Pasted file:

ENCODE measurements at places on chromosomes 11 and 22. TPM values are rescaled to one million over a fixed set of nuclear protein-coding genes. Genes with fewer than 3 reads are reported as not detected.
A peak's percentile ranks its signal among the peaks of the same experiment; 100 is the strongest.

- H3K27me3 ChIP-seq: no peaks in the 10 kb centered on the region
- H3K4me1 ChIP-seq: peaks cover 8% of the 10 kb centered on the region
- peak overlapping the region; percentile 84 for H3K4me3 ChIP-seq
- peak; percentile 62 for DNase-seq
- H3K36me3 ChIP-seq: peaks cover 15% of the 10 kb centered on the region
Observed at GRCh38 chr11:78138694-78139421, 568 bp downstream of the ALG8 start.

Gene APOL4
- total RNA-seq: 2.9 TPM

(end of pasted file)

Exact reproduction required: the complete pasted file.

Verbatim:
ENCODE measurements at places on chromosomes 11 and 22. TPM values are rescaled to one million over a fixed set of nuclear protein-coding genes. Genes with fewer than 3 reads are reported as not detected.
A peak's percentile ranks its signal among the peaks of the same experiment; 100 is the strongest.

- H3K27me3 ChIP-seq: no peaks in the 10 kb centered on the region
- H3K4me1 ChIP-seq: peaks cover 8% of the 10 kb centered on the region
- peak overlapping the region; percentile 84 for H3K4me3 ChIP-seq
- peak; percentile 62 for DNase-seq
- H3K36me3 ChIP-seq: peaks cover 15% of the 10 kb centered on the region
Observed at GRCh38 chr11:78138694-78139421, 568 bp downstream of the ALG8 start.

Gene APOL4
- total RNA-seq: 2.9 TPM